Oracle Big Data Discovery overcomes this issue by building graphs and other visualisations direct against the structures in Hadoop.   The benefit is that it compliments your existing Business Intelligence tools by enabling you to explore your data (summarise, join, transform etc) at source to see whether it contains any value and to assist with defining further reporting and processing requirements.

Please see the Oracle web-site for more details:


Deploy another repository

To deploy another repository, follow these steps.

  • log in to Enterprise Manager
  • click Business Intelligence – coreapplication
  • click Deployment – Repository

deploy rpd 2

  • click Lock and Edit Configuration

deploy rpd 3

  • click Close

deploy rpd 1

  • click Browse…
  • select the repository file (rpd)
  • click OK

deploy rpd 5

  • enter Repository Password
  • enter Confirm Password

deploy rpd 6

  • click Apply

deploy rpd 7

  • click Activate Changes

deploy rpd 8

  • click Close

deploy rpd 9

The new rpd is deployed now.

Het bericht Deploy another repository verscheen eerst op OBIEE 24/7 | Oracle Business Intelligence.

No fact table exists at the requested level of detail

Problem: Display Error in report


No fact table exists at the requested level of detail

Screenshot text:

State: HY000. Code: 10058. [NQODBC] [SQL_STATE: HY000] [nQSError: 10058] A general error has occurred. [nQSError: 43113] Message returned from OBIS. [nQSError: 43119] Query Failed: [nQSError: 14025] No fact table exists at the requested level of detail: [,,,,,,,[NAME.NAME],,,,]. (HY000)

Possible cause:

Initially, the physical tables were dragged from the physical layer to the business layer. Because of this, the logical join was created automatically. Recently, the physical join is changed, but in the Business Model the join is not changed (automatically).

Possible solution:

  • open Administration Tool
  • open repository
  • show Business Model diagram
  • remove logical join
  • add logical join again
  • check in
  • refresh report

The error message is not displayed anymore.

Het bericht No fact table exists at the requested level of detail verscheen eerst op OBIEE 24/7 | Oracle Business Intelligence.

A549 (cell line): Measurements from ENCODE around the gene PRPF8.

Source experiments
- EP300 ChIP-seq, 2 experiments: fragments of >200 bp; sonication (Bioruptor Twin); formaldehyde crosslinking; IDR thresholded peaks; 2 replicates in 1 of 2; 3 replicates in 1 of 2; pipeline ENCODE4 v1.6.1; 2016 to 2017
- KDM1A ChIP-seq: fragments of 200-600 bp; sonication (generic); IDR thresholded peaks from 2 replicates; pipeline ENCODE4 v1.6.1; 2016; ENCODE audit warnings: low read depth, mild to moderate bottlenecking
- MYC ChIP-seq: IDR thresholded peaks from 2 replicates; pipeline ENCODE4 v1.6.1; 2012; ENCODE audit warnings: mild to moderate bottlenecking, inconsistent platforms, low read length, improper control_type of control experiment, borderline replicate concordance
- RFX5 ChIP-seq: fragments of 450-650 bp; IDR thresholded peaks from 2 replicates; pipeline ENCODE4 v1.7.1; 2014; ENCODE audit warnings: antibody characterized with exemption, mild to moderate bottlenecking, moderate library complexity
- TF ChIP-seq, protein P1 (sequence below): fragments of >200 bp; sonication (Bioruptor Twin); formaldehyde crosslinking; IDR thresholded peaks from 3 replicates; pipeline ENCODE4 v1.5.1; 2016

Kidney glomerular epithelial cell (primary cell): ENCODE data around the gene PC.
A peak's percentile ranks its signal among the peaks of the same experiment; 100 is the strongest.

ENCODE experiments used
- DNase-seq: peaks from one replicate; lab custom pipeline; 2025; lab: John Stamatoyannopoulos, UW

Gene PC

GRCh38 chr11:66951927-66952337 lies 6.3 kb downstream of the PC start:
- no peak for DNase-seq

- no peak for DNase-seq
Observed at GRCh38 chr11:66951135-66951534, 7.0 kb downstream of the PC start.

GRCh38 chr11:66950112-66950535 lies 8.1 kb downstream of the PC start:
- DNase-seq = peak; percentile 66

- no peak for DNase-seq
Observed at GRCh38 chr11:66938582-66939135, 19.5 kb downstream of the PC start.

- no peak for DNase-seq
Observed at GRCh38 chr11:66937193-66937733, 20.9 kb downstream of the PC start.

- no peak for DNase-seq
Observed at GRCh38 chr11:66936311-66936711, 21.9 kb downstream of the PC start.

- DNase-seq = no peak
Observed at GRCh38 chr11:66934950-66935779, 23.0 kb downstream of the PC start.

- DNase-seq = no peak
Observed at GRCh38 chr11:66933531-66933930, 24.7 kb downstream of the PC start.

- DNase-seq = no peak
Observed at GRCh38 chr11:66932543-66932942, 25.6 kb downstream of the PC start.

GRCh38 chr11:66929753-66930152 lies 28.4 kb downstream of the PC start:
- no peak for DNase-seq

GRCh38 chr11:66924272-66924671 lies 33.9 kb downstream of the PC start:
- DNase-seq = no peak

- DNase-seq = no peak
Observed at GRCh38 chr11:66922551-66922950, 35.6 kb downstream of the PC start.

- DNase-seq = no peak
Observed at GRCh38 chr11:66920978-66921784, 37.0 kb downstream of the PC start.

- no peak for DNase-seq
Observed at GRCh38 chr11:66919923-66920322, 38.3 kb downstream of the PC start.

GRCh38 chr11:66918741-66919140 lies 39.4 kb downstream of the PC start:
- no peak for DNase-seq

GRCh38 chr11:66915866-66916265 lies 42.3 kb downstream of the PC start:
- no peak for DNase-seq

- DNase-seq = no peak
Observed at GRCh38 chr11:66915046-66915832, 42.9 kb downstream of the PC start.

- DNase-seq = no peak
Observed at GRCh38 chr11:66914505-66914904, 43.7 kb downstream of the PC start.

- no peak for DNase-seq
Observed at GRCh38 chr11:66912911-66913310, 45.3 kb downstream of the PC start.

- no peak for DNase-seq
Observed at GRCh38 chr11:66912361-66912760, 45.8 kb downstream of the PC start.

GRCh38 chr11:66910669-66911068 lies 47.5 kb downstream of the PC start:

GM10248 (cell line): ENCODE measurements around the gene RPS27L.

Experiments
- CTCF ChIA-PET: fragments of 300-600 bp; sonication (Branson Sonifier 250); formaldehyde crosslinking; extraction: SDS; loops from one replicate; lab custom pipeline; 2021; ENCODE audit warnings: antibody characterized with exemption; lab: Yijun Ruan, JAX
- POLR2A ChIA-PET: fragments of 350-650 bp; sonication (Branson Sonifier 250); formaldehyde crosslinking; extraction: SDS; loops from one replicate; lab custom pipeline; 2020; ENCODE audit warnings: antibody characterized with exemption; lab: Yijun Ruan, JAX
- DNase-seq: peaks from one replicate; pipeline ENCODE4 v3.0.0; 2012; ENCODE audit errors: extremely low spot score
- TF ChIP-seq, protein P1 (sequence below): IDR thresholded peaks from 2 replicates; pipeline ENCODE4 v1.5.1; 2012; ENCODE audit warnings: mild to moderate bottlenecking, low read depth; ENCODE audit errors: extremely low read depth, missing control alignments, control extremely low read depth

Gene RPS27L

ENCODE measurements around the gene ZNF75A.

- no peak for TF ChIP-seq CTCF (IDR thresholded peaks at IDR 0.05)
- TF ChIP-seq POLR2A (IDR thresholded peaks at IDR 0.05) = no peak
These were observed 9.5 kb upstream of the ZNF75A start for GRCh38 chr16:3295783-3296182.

Using the ELK Stack to Analyse Donor’s Choose Data

Donor’s Choose is an online charity in America through which teachers can post details of projects that need funding and donors can give money towards them. The data from the charity since it began in 2000 is available to download freely here in several CSV datasets. In this article I’m going to show how to use the ELK stack of data discovery tools from Elastic to easily import some data (the donations dataset) and quickly start analysing it to produce results such as this one:

I’m assuming you’ve downloaded and unzipped Elasticsearch, Logstash and Kibana and made Java available if not already. I did this on a Mac, but the tools are cross-platform and should work just the same on Windows and Linux. I’d also recommend installing Kopf, which is an excellent plugin for the management of Elasticsearch.

CSV Data Ingest with Logstash

First off we’re going to get the data in to Elasticsearch using Logstash, after which we can do some analysis using Kibana.

To import the data with Logstash requires a configuration file which in this case is pretty straightforward. We’ll use the file input plugin, process it with the csv filter, set the date of the event to the donation timestamp (rather than now), cast a few fields to numeric, and then output it using the elasticsearch plugin. See inline comments for explanation of each step:

input {  
    file {  
        # This is necessary to ensure that the file is